It has been more than 10 years since an Air France Concorde crashed shortly after takeoff at Paris Charles De Gaulle. Fragments of an exploding tire ruptured one of its fuel tanks, creating a fierce fire that soon brought down the SST. The tire burst after striking a two-inch-wide, 16-inch-long titanium strip that had fallen onto the runway from a preceding aircraft. The strip, worth maybe $20, instantly became the costliest single piece of foreign object debris (FOD) in aviation history.
What’s the likelihood of a similar accident caused by FOD? Statistically, like Sullenberger’s bird strike, it’s extremely unlikely. In reality, either or both could happen tomorrow. FOD, like birds, remains an ever present threat. In fact, FOD impacts occur every day around the world. The reason we don’t hear about most of them is that individually, they don’t do too much damage: a cut tire, a dinged compressor blade, maybe a dent in a flap. But FOD can also be large, including mechanics’ tools, wheel chocks, pieces of concrete, broken runway edge lights and even the shattered remains of a fiberglass engine cowling. (The cowling of an Airbus A330 detached during takeoff at Vancouver in March 2000.)
Whether the foreign object is large or small, the costs to civil operators are enormous. While authorities do not keep exact records, the UK Insight SRI company has been collecting and analyzing FOD data for several years. Company principal Iain McCreary estimates that FOD damage repair, as well as delays, out-of-service time and related costs, could total around $14 billion worldwide annually. No cost estimates were available for corporate or general aviation, but with the same runway exposure, the risk levels are similar.
How do we reduce the risk? Today, inspection vehicles perform visual checks while driving along the runway, following FAA requirements of at least one inspection per day, although some airports have a two-per-day schedule. By contrast, European rules call for four daily inspections. In a presentation to the National Aerospace FOD Prevention (NAFPI) conference in St. Louis, McCreary pointed out that the problem with one daily inspection is that during the intervening 24 hours, FOD slowly accumulates along the runway to reach a peak just before the inspection. Two or four daily inspections reduce that peak, and FOD’s hazards and time on the runway, to a half or a quarter its size.
But that’s still not enough, as aircraft with much more powerful engines and higher takeoff speeds enter service. As a result, the FAA and European authorities are moving ahead with new-technology automatic FOD detection and alerting systems that can instantly detect items as small as a one-inch steel bolt that vehicle inspections can miss. Over a several-month period, Vancouver’s automatic system–installed after the A330 incident–detected 265 objects, while the vehicle patrols detected only 61 of them. This new approach to FOD is the theme of an extensive Insight SRI study called “Runway Safety: FOD, Birds and the Case for Automated Runway Scanning,” available later this year.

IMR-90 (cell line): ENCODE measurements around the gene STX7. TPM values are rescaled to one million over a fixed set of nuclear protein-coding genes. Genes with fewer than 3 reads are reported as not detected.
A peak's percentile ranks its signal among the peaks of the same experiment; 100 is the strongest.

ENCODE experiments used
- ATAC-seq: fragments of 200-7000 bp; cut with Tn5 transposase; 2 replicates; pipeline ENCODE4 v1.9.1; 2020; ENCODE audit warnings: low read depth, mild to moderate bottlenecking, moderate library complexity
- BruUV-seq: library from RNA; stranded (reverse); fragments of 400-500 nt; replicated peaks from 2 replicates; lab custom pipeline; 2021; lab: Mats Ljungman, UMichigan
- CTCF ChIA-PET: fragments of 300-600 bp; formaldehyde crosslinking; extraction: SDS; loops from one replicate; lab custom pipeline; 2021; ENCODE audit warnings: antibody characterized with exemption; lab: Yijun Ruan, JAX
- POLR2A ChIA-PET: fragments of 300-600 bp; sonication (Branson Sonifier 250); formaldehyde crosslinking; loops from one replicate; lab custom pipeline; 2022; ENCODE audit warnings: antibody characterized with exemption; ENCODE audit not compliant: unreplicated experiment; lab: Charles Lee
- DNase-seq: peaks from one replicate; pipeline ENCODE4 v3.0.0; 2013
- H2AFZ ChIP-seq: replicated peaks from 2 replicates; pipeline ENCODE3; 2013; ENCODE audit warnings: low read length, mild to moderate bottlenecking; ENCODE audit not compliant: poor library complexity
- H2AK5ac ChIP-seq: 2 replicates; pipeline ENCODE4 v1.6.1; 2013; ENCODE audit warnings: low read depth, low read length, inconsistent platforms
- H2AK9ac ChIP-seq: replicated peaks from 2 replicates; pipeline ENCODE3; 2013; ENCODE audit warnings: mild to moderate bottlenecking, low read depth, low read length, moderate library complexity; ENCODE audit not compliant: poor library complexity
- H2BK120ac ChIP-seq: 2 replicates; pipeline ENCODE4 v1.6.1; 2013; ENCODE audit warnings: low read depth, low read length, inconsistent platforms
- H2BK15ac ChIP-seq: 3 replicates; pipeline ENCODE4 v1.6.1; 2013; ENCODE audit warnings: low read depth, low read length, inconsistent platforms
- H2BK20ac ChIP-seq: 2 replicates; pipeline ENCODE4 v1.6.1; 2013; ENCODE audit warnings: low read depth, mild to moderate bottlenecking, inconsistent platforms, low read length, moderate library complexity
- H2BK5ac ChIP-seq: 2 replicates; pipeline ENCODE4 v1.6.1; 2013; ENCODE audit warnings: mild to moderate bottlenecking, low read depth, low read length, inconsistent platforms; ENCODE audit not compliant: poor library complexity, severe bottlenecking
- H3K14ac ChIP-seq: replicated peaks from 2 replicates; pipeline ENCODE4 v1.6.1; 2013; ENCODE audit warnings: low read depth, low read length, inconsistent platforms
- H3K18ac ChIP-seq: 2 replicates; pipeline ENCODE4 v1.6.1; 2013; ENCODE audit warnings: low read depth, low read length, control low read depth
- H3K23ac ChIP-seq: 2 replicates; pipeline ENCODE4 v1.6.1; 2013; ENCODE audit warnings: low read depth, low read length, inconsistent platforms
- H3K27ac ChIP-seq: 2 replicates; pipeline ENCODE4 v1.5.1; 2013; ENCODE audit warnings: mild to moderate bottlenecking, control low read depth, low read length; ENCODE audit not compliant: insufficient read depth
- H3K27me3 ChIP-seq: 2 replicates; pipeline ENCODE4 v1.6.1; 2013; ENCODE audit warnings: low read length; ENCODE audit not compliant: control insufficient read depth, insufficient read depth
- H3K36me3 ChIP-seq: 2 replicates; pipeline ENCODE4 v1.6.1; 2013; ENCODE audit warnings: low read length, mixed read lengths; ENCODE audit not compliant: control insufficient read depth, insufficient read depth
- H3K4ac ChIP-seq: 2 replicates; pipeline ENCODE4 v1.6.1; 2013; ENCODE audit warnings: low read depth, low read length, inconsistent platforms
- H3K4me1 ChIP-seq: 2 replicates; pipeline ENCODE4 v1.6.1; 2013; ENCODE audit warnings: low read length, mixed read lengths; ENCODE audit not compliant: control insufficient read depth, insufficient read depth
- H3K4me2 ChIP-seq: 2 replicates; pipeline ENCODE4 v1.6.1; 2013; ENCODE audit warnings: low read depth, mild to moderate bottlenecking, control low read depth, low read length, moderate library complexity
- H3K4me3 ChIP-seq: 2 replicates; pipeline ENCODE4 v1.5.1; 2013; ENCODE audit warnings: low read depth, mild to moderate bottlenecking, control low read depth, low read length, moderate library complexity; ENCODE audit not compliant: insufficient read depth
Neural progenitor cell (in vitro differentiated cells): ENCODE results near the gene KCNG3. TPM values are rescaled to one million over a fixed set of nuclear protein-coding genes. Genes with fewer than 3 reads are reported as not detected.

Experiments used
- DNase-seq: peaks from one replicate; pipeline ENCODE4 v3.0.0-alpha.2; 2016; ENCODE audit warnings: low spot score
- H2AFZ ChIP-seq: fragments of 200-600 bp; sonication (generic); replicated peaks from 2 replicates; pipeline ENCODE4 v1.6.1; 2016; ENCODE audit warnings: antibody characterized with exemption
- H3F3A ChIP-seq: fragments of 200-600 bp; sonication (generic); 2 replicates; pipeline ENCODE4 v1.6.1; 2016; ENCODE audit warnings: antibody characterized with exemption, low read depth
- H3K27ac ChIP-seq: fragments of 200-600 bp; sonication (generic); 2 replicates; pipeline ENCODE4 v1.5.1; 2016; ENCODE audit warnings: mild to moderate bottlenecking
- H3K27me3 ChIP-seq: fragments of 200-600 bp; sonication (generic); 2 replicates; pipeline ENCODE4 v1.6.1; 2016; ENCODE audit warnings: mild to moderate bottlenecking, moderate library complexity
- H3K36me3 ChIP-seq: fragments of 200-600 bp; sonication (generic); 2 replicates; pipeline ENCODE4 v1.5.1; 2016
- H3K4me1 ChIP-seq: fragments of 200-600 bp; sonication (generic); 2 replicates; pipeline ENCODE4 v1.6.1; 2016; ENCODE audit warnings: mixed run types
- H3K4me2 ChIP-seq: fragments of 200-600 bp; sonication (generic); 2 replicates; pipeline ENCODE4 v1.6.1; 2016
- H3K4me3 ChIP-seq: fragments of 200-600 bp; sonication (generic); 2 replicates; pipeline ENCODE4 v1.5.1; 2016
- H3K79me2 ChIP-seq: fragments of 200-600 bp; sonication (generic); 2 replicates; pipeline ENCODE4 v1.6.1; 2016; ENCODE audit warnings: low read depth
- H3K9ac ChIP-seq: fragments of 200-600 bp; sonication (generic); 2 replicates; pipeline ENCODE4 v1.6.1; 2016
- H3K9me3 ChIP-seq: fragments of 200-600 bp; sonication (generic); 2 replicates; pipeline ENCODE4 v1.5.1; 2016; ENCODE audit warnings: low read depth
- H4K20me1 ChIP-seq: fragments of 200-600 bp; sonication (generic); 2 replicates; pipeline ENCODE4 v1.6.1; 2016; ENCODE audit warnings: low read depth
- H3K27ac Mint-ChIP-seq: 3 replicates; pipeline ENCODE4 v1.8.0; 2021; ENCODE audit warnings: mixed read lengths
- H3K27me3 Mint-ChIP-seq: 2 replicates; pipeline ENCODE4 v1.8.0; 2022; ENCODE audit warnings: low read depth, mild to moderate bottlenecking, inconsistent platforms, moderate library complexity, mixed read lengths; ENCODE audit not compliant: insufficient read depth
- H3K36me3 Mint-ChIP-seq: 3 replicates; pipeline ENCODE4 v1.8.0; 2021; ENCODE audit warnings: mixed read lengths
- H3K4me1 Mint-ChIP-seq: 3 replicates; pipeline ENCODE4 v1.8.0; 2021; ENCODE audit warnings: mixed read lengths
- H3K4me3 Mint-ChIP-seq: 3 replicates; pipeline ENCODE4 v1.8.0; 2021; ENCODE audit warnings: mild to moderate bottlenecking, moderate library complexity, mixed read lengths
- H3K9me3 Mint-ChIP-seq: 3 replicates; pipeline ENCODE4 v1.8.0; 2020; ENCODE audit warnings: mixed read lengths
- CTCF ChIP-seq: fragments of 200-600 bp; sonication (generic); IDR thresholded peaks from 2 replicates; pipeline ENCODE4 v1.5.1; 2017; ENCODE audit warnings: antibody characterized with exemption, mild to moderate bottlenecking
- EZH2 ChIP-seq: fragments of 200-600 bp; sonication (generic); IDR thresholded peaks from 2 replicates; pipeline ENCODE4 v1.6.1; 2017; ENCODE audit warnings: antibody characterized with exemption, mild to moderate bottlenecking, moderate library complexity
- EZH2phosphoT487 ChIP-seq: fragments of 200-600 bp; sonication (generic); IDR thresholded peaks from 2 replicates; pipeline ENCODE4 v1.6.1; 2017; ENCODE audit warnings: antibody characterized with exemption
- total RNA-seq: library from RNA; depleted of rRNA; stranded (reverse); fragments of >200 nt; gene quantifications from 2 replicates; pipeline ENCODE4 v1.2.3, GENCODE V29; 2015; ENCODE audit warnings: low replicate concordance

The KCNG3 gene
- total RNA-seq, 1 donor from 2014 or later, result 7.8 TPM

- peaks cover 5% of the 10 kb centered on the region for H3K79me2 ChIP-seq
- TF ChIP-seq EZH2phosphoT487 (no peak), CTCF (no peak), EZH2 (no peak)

Since the Concorde accident, four automatic systems have been developed and have been evaluated by the FAA’s Center of Excellence for Airport Technology at the University of Illinois. All four met FAA criteria, and are each eligible for Airport Improvement Program (AIP) funding, effective October 1. One major airport in the Northeast is understood to have submitted its AIP application already.
The four systems are as different in their techniques as they are in their origins. The British QinetiQ Tarsier uses two long-range, widely separated millimeter radars positioned on towers well back from and perpendicular to the runway, to sweep its full length, with continuous camera recording. The Stratech iFerret, from Singapore, does not use radar, but instead uses up to 10 towers that carry sophisticated “intelligent” scanning cameras, also well back along the runway. The Israeli Xsight FODetect units combine millimeter radar and camera in scanning modules attached to existing runway edge lights, with airport controllers able to slew individual units laterally or vertically for optimum views. All three systems’ sensors provide day/night overlapping coverage along the full runway length. The fourth system is San Diego-based Trex Industries’ FOD Finder, which consists of a compact radome enclosing a millimeter radar and 360-degree cameras for mounting on airport vehicles, as well as a powerful vacuum for fast FOD retrieval.
At press time, QinetiQ systems had been installed at Vancouver, Heathrow and several other overseas airports, and a Stratech system has been installed at Singapore’s Changi airport. Xsight and Trex are in negotiations with several airports.
Meanwhile, governments are moving ahead on FOD legislation. The FAA last year published its first updated Advisory Circular on FOD, describing its evaluation of automatic systems and their AIP eligibility, and briefed NAFPI attendees on a second AC, due for publication on September 30, describing recommended processes to incorporate FOD data into an airport’s safety management system. In Europe, the European Commission and Eurocae have established separate FOD committees to develop standards.
FOD was on the agenda at last month’s ICAO Assembly meeting in Montreal, and the British Airports Authority is holding a Global FOD Conference next month. An international safety conference in Bangkok early next year will also review progress in new-technology FOD detection and alerting systems.
No one has any illusions that the FOD threat will one day disappear. It will always be with us, but new technology will significantly minimize its hazards.